On June 5, 1941, SBMA opened its doors for the first time
amidst community leaders, local schoolchildren, and SBMA founders.
January 19, 2016―The idea for a Santa Barbara city museum originally came from the local artist Colin Campbell Cooper. When he learned that the main post office building, erected in 1912 and abandoned for several years, was going to be sold, he proposed, in a letter published in the Santa Barbara News-Press in July of 1937, that the impressive Italianate structure should be transformed into a museum.
What Cooper himself described as something of a “pipedream” came to fruition just four years later, thanks to a groundswell of support from the community and the commitment of a small, passionate army of artists and civic-minded individuals. Also voicing their enthusiasm for the project was a large group of merchants, some 125 of whom petitioned the County’s Board of Supervisors to buy the property from the federal government so that it may be used as a museum. Their plea was heeded and, before long, a number of Santa Barbara residents formed an official museum committee and a number of generous citizens offered funds to remodel the building, to construct galleries, and to add new floors and lighting that would be up to museum standards.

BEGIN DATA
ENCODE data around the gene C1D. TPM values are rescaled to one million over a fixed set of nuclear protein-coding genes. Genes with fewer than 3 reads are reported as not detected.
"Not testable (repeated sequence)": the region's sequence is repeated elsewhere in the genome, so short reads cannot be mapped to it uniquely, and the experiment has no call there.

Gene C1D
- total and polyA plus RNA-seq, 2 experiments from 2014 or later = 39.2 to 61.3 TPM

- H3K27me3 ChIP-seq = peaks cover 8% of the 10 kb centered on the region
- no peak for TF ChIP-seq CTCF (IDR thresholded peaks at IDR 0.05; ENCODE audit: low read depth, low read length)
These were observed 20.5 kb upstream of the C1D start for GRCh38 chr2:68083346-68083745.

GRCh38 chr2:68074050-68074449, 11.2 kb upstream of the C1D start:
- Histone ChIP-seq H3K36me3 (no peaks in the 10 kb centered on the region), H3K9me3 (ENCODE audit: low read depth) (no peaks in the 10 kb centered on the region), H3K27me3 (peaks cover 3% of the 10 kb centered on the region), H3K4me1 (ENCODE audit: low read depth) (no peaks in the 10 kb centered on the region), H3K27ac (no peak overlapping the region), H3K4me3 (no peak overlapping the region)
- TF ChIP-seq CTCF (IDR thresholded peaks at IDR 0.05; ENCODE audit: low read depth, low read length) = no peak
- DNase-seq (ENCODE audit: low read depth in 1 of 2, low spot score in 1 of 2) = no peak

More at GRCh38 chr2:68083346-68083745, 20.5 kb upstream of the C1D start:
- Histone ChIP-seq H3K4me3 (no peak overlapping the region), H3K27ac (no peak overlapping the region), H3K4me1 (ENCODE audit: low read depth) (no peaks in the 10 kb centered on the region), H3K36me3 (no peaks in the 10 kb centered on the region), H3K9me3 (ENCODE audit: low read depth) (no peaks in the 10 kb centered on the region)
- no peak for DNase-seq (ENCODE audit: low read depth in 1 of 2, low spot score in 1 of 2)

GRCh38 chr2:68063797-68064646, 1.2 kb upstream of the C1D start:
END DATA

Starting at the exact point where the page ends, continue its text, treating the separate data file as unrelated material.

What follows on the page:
The renovation and construction progressed well, and the museum committee decided that the building should open to the public in early June of 1941, even if not all of the work had been completed. Only after the date was set did Buell Hammett, the first President of the Board of Trustees, contact an astrologer to determine at exactly what time of the day the doors should open; he learned that the stars and planets would be best aligned at precisely 11:43 am on June 5. At that very moment, 1,500 junior high students led visitors into the Museum, a stream of people that did not abate for months—approximately 300 a day and more than 50,000 visitors in the first six months.
Left: Wright S. Ludington at the 1941 Grand Opening, SBMA Archives. Center: Ludington Court in 2015. © Bryan Toro Photographic.
Right: Albert Bierstadt, Mirror Lake, Yosemite Valley, 1864. Oil on canvas. SBMA, Gift of Mrs. Sterling Morton for the Preston Morton Collection.